The most lucrative service turned out to be something no-one had envisaged - the so-called Minitel Rose.
With names like 3615-Cum (actually it's from the Latin for "with"), these were sexy chat-lines in which men paid to type out their fantasies to anonymous "dates", most of them sitting in the 1980s equivalent of call-centres.
Until very recently, billboards featuring lip-pouting lovelies advertising the delights of 3615-something were ubiquitous across the country.
Some people are said to have spent thousands of francs every month on the Minitel Rose, and a number of entrepreneurs certainly got rich.
It turned out to be quite easy to set up a newspaper. Once you were registered, you quietly let it die and got on with making money from Minitel.
Today, as switch-off approaches, debate rages in France about Minitel's legacy, and whether in retrospect it has proved more of an embarrassment than a mark of pride.
What once was shiny and new now looks like a shoddy bad investment - of interest to the retro market, but not to anyone else.
One thing that is very telling is that Minitel was a uniquely French institution. It never made it abroad (apart from Belgium).
Briefly in the early 1990s, France Telecom did set up a pilot project in Ireland. The idea was to test Minitel in a small Anglophone environment, with an eye on a bigger launch in the UK or the United States.
A few thousand terminals were sold, but it never took off.
"I remember when I joined in 1990, it all felt extremely funky. My friends were all very impressed that I was bringing in this new sexy piece of French kit," says Gary Jermyn, who was the joint operation's finance director.
"But there were so many problems. First of all, unlike in France, we were selling the terminals, not giving them away. That was a huge handicap. And then the internet was arriving, and that was the death knell.
"Minitel wasn't an open platform. It only provided Minitel services, which was quickly going out-of-date as a model. Also by the early 1990s the terminal itself was the clunkiest piece of desk manure you could imagine. It was embarrassing."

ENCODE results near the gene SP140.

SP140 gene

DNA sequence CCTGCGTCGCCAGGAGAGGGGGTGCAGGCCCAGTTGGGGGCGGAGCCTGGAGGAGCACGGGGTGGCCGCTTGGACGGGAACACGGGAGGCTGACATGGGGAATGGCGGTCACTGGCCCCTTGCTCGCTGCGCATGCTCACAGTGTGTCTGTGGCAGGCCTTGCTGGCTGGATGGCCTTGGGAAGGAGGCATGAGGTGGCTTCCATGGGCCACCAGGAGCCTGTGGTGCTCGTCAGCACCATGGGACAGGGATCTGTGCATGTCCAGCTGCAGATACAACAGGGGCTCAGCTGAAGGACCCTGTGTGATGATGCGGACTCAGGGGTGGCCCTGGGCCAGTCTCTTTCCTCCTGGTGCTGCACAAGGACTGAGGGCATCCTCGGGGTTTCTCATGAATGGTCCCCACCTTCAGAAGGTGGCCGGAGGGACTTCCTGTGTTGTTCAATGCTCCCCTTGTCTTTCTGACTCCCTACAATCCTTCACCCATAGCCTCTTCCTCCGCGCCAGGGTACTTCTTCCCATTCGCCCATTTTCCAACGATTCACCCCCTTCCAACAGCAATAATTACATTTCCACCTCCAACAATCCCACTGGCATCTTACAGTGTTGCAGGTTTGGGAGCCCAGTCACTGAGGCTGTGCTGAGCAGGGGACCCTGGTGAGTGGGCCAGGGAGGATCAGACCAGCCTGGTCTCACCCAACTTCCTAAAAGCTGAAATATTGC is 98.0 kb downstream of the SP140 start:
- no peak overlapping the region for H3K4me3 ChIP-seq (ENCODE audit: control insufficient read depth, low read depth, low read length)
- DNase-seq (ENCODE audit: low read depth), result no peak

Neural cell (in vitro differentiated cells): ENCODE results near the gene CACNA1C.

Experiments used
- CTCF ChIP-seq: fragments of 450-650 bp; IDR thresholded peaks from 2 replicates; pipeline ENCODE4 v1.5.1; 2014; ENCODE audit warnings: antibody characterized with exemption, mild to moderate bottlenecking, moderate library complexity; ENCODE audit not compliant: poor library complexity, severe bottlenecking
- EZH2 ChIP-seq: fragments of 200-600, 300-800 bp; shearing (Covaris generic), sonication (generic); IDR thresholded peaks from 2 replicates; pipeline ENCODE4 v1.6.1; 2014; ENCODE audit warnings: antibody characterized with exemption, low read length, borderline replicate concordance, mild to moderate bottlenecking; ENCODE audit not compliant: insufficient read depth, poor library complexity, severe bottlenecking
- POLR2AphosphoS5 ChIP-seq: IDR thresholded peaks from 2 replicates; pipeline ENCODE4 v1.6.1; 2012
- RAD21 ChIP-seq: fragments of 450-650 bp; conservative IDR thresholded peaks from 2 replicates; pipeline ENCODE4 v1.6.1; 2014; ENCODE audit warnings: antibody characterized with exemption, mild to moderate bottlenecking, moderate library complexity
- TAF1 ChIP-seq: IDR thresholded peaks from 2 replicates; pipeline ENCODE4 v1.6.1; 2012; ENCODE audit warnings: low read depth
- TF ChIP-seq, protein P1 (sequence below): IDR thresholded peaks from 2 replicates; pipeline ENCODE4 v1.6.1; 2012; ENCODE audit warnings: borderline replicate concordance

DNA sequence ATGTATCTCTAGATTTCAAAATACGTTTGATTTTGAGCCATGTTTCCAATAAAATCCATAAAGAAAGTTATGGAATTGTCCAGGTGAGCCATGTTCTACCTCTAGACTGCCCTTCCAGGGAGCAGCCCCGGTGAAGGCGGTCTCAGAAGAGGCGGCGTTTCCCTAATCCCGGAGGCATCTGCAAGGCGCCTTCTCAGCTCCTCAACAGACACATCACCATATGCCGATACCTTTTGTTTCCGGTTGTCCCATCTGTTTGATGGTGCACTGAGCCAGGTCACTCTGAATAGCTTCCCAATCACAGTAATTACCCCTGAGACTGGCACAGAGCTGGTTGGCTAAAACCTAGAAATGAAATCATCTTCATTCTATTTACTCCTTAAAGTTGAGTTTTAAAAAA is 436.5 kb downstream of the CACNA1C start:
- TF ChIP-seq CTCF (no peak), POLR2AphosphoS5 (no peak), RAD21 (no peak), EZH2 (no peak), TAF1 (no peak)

A decade later, Jermyn says all that remained in Ireland were a few disused Minitel sets gathering dust in a handful of remote B&Bs (a tourist booking service had been one of the key ideas).
For Benjamin Thierry, a Sorbonne university lecturer and co-author of the recent book on Minitel, France's Digital Childhood, Minitel's failure to penetrate foreign markets is a classic French experience.
"When the French try to sell overseas, they insist on selling a whole system lock, stock and barrel. They don't know how to adapt, to break it up into parts. That just puts people off," he says.
Indeed the whole Minitel adventure can be seen as a typical French experience.
Only in France could the public resources have been mobilised to give the project its initial boost. So for a few years, the country was the envy of the world.
But then, immobility and inertia - as the market simply passed by.
"The failure of Minitel was not one of technology," says Benjamin Bayart, head of France's oldest internet provider, French Data Network.
"It was the whole model that was doomed. Basically to set up a service on Minitel, you had to ask permission from France Telecom. You had to go to the old guys who ran the system, and who knew absolutely nothing about innovation.
"It meant that nothing new could ever happen. Basically, Minitel innovated from 1978 to 1982, and then it stopped," he says.
But others are less critical.
Valerie Schafer, Thierry's co-author, says "the way Minitel is now fobbed off as risible and old-fashioned" is unfair.
"People forget that many of the ideas that helped form the internet were first of all tried out on Minitel. Think of the payment system, not so different from the Apple app-store.
"Think of the forums, the user-generated content. Many of today's web entrepreneurs and thinkers cut their teeth on Minitel," she says.
"The world did not begin with the internet."